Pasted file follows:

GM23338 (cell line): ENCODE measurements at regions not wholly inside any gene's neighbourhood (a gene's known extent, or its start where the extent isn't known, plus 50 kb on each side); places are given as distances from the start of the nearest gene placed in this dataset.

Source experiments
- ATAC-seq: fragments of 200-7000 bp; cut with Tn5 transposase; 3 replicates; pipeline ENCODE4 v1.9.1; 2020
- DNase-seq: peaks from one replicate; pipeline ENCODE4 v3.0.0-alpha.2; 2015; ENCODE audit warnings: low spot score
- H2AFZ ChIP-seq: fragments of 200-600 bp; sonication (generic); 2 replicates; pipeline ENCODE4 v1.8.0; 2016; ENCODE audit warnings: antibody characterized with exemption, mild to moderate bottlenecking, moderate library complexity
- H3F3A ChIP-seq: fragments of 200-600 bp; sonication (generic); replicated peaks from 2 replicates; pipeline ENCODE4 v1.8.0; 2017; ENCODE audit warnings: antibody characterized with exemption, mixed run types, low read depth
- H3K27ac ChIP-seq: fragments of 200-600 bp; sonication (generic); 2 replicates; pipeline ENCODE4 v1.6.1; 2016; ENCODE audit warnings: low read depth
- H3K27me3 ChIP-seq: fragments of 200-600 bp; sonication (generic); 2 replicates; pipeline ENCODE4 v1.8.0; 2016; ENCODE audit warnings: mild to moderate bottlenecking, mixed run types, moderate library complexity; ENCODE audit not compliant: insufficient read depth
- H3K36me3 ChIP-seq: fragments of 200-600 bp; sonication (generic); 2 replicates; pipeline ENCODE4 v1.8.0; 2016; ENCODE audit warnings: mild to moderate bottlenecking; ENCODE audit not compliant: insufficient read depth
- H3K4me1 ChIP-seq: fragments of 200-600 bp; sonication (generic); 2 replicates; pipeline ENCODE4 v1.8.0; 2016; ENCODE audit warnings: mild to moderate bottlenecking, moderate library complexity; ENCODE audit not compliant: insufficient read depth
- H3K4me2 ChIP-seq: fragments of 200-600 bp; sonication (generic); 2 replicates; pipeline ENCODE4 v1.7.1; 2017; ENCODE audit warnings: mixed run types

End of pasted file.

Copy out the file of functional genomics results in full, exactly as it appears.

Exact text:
GM23338 (cell line): ENCODE measurements at regions not wholly inside any gene's neighbourhood (a gene's known extent, or its start where the extent isn't known, plus 50 kb on each side); places are given as distances from the start of the nearest gene placed in this dataset.

Source experiments
- ATAC-seq: fragments of 200-7000 bp; cut with Tn5 transposase; 3 replicates; pipeline ENCODE4 v1.9.1; 2020
- DNase-seq: peaks from one replicate; pipeline ENCODE4 v3.0.0-alpha.2; 2015; ENCODE audit warnings: low spot score
- H2AFZ ChIP-seq: fragments of 200-600 bp; sonication (generic); 2 replicates; pipeline ENCODE4 v1.8.0; 2016; ENCODE audit warnings: antibody characterized with exemption, mild to moderate bottlenecking, moderate library complexity
- H3F3A ChIP-seq: fragments of 200-600 bp; sonication (generic); replicated peaks from 2 replicates; pipeline ENCODE4 v1.8.0; 2017; ENCODE audit warnings: antibody characterized with exemption, mixed run types, low read depth
- H3K27ac ChIP-seq: fragments of 200-600 bp; sonication (generic); 2 replicates; pipeline ENCODE4 v1.6.1; 2016; ENCODE audit warnings: low read depth
- H3K27me3 ChIP-seq: fragments of 200-600 bp; sonication (generic); 2 replicates; pipeline ENCODE4 v1.8.0; 2016; ENCODE audit warnings: mild to moderate bottlenecking, mixed run types, moderate library complexity; ENCODE audit not compliant: insufficient read depth
- H3K36me3 ChIP-seq: fragments of 200-600 bp; sonication (generic); 2 replicates; pipeline ENCODE4 v1.8.0; 2016; ENCODE audit warnings: mild to moderate bottlenecking; ENCODE audit not compliant: insufficient read depth
- H3K4me1 ChIP-seq: fragments of 200-600 bp; sonication (generic); 2 replicates; pipeline ENCODE4 v1.8.0; 2016; ENCODE audit warnings: mild to moderate bottlenecking, moderate library complexity; ENCODE audit not compliant: insufficient read depth
- H3K4me2 ChIP-seq: fragments of 200-600 bp; sonication (generic); 2 replicates; pipeline ENCODE4 v1.7.1; 2017; ENCODE audit warnings: mixed run types